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Britain to veto establishment of an EU army

Helen Cahill
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Operation Buzzard
The formation of an EU army was discussed at a meeting in Bratislava (Source: Getty)

Britain will block the creation of an army for the European Union, the defence secretary Michael Fallon has said.

Speaking to The Times, Fallon said the EU's plan to create a "common military force" is "not going to happen".

Read more: UK will play bigger role in Nato after Brexit, says defence secretary

France and Germany have put together a timetable for establishing an EU army to rival Nato. A document on the army was discussed at a summit in Bratislava that Britain was not invited to. The European Commission will make proposals for the common military force in December and is looking to get an agreement by June next year.

Fallon said:

We are full members of the EU and we will go on resisting any attempt to set up a rival to Nato.

We have always been concerned about unnecessarily duplicating what we already have in Nato.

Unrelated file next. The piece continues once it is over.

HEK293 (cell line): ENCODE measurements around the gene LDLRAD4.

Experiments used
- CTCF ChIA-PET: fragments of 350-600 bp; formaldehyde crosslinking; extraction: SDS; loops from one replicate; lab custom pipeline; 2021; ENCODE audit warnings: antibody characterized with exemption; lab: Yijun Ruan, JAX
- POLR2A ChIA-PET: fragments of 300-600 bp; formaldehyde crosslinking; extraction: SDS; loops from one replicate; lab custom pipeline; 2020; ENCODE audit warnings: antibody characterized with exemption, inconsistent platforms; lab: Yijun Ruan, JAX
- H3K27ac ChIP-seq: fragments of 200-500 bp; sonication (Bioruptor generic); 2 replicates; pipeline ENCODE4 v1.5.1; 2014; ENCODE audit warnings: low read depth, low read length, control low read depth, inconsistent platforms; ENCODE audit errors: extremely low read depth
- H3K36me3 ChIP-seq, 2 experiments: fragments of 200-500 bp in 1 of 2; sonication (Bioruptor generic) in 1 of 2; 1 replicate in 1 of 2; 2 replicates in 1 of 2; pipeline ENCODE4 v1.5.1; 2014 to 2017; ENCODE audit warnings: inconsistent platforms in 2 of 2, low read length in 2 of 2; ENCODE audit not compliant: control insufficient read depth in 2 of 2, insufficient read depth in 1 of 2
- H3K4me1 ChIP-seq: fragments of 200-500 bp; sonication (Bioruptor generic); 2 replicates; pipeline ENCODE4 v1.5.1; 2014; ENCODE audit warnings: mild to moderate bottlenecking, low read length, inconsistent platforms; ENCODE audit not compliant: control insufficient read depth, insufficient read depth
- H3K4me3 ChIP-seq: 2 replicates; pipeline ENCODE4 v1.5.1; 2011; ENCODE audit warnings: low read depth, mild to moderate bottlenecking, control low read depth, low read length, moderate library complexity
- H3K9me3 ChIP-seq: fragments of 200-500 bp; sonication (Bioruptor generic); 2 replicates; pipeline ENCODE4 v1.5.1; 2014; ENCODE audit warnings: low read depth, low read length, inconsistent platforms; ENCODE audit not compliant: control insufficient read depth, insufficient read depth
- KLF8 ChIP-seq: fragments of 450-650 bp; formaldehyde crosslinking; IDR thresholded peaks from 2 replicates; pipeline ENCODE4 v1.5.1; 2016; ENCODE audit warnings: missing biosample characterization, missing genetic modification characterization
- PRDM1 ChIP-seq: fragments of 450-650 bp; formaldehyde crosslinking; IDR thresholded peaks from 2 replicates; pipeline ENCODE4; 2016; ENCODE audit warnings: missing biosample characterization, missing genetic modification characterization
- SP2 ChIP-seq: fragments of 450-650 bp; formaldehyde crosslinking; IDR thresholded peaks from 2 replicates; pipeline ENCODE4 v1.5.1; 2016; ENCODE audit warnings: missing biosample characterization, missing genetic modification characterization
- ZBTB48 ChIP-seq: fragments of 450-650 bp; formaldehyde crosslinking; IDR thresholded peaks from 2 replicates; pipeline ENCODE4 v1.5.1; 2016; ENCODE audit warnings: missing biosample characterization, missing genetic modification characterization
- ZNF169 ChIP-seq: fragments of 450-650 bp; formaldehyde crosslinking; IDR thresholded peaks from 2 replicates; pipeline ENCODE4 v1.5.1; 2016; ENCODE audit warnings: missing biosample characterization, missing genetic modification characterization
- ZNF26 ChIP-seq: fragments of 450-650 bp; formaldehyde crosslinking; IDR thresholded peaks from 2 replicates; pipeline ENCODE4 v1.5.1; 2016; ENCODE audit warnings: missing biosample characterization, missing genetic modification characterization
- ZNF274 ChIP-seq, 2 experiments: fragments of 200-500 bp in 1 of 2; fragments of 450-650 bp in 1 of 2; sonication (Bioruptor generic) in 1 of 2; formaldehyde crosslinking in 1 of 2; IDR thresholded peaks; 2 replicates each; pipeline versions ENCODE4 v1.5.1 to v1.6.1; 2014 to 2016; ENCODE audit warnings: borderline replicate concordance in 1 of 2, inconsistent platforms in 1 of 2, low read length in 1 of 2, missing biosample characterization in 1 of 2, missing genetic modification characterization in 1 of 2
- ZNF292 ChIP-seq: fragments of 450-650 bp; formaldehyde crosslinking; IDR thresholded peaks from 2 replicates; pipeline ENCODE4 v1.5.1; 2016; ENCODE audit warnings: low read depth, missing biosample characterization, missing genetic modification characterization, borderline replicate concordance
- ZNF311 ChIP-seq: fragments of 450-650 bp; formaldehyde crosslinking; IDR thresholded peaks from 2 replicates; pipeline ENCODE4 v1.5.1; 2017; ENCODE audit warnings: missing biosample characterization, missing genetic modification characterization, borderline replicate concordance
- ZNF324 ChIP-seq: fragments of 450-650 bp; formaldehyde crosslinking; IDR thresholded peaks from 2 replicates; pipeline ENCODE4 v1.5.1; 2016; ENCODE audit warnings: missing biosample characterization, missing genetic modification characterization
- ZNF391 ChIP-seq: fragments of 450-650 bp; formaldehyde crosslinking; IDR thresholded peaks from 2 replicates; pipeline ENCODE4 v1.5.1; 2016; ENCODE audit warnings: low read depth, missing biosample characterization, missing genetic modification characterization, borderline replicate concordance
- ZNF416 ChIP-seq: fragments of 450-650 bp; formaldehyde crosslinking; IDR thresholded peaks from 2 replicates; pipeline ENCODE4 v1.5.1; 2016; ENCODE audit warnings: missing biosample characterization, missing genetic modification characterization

Creating an EU army has been an ambition of the German defence secretary Ursula von der Leyen for some time. Due to Germany's Nazi past, it has long taken a passive stance on international conflict, but an EU army would be a vehicle through which the Germans could act abroad.

Given Britain's recent decision to leave the EU, it would be hard for Fallon to influence the EU's decision on a joint military force. Although Germany has signalled that it will maintain a civil attitude towards Britain after the Brexit vote, other EU representatives have taken a more hard line stance.

Read more: Fallon: Trident renewal is a "very cheap insurance policy"

At the summit in Bratislava, Donald Tusk, president of the European Council, said the EU will "respect the needs of our British colleagues" but that Brussels "must protect the interests of the remaining 27 states."

Slovak prime minister Robert Fico said: "I will be perfectly frank. Unlike the UK, we know what we want. Our position is clear. We will not allow this negotiation to damage our interest.

"You cannot get away from feeling that such negotiations run the risk of creating second-class citizens in the UK. That will be a crucial point for us in negotiations."

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